Drug Rehab Intervention

Battling drug addiction is by no means easy. It involves a complex process where success is largely dependent on the full cooperation of the individual suffering from drug addiction as well as the support of family and friends. While breaking the dependence is achievable, proper rehab and treatment is almost indispensable if a higher rate of success is desired.

Drug rehab and treatment requires a comprehensive approach, taking into account such factors as the type of drugs used, duration of the addiction, any medical complications, as well as the social needs of the drug dependent. Even if the physiological issue has been addressed properly, a drug dependent will still go back to drug use if the main psychological trigger still exists.

While it is complex in nature, drug addiction is indeed treatable. Because drug addiction is a chronic, recurring illness, it may require repeated treatments until total abstinence is achieved. Through a rehab and treatment program, an individual with drug addiction can ultimately recover and lead a productive life.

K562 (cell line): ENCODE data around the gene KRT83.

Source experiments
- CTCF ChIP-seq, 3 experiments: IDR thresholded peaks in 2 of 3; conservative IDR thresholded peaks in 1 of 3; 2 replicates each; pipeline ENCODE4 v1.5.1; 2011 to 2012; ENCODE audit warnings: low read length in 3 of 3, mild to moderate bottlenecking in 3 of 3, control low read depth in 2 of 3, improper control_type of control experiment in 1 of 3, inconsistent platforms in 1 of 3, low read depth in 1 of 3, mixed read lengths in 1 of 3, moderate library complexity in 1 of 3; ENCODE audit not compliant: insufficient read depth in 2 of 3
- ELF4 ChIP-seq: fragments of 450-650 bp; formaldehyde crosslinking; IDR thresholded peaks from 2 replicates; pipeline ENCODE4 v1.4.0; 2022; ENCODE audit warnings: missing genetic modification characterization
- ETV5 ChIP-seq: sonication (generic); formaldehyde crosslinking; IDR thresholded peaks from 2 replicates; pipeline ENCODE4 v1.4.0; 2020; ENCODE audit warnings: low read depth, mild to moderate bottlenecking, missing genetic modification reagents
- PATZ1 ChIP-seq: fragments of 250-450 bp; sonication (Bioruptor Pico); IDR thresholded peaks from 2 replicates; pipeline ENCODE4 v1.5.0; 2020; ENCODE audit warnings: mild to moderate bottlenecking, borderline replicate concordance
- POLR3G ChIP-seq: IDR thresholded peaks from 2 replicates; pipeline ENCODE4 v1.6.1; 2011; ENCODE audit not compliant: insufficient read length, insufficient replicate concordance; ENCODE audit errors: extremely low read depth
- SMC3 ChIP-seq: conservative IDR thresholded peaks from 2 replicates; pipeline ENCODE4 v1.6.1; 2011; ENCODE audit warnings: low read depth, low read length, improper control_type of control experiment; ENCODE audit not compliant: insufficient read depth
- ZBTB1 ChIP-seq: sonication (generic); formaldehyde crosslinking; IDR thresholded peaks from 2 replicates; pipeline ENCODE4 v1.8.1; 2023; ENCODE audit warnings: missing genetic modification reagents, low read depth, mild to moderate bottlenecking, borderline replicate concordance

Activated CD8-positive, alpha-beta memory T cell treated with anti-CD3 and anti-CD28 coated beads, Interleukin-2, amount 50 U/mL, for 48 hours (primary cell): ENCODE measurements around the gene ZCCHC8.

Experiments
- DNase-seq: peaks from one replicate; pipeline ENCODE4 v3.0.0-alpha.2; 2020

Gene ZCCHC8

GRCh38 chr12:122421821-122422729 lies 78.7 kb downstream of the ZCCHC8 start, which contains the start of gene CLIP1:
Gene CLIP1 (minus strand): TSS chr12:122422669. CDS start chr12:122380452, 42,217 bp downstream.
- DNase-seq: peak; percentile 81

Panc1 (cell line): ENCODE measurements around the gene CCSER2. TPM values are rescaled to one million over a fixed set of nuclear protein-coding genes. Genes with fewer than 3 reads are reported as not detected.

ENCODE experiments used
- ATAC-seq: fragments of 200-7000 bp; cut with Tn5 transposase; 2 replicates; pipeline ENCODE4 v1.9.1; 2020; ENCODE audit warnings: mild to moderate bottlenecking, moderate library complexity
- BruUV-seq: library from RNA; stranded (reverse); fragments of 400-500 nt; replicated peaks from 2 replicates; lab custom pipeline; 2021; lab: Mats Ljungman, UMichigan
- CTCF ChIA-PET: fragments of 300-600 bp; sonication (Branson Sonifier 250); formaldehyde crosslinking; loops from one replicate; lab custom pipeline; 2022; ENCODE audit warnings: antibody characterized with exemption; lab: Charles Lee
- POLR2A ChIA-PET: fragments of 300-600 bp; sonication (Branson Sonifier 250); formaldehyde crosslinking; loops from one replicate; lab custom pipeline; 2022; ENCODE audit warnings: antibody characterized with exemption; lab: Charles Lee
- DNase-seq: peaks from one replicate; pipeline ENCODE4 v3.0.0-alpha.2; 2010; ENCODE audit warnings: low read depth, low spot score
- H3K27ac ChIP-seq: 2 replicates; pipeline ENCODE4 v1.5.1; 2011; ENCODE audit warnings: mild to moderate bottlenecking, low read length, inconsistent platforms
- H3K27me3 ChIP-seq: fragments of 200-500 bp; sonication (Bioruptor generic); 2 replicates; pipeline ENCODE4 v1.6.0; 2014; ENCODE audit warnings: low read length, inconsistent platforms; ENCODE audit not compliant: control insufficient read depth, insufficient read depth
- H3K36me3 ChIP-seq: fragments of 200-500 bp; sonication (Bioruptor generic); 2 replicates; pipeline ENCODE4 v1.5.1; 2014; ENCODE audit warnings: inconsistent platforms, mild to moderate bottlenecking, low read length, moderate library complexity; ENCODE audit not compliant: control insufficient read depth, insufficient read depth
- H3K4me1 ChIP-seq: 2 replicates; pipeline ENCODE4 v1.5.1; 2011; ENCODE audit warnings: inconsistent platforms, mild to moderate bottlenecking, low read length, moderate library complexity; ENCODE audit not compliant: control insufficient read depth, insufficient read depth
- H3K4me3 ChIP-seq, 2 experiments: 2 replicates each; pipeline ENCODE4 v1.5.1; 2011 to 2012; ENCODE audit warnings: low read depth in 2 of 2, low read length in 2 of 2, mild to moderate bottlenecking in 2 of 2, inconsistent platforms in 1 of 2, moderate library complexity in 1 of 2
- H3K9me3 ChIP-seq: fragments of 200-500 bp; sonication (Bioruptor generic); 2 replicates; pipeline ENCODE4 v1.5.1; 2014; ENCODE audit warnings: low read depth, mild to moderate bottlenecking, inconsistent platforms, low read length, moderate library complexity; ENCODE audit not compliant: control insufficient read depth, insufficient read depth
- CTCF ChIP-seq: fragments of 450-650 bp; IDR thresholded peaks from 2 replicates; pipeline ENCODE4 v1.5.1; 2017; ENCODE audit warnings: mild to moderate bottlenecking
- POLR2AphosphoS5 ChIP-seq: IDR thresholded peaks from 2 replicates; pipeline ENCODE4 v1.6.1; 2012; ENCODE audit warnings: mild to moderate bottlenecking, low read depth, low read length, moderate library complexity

12-step program of Narcotics Anonymous

As published in its website, www.na.org, Narcotics Anonymous (NA) “is a nonprofit fellowship or society of men and women for whom drugs had become a major problem. We are recovering addicts who meet regularly to help each other stay clean. This is a program of complete abstinence from all drugs. There is only one requirement for membership, the desire to stop using. We suggest that you keep an open mind and give yourself a break. Our program is a set of principles written so simply that we can follow them in our daily lives. The most important thing about them is that they work.”

NA’s 12-step program is based on the following principles:

  1. We admitted that we were powerless over our addiction, that our lives had become unmanageable.
  2. We came to believe that a Power greater than ourselves could restore us to sanity.
  3. We made a decision to turn our will and our lives over to the care of God as we understood Him.
  4. We made a searching and fearless moral inventory of ourselves.
  5. We admitted to God, to ourselves, and to another human being the exact nature of our wrongs.
  6. We were entirely ready to have God remove all these defects of character.
  7. We humbly asked Him to remove our shortcomings.
  8. We made a list of all persons we had harmed, and became willing to make amends to them all.
  9. We made direct amends to such people wherever possible, except when to do so would injure them or others.
  10. We continued to take personal inventory and when we were wrong promptly admitted it.
  11. We sought through prayer and meditation to improve our conscious contact with God as we understood Him, praying only for knowledge of His will for us and the power to carry that out.
  12. Having had a spiritual awakening as a result of these steps, we tried to carry this message to addicts, and to practice these principles in all our affairs.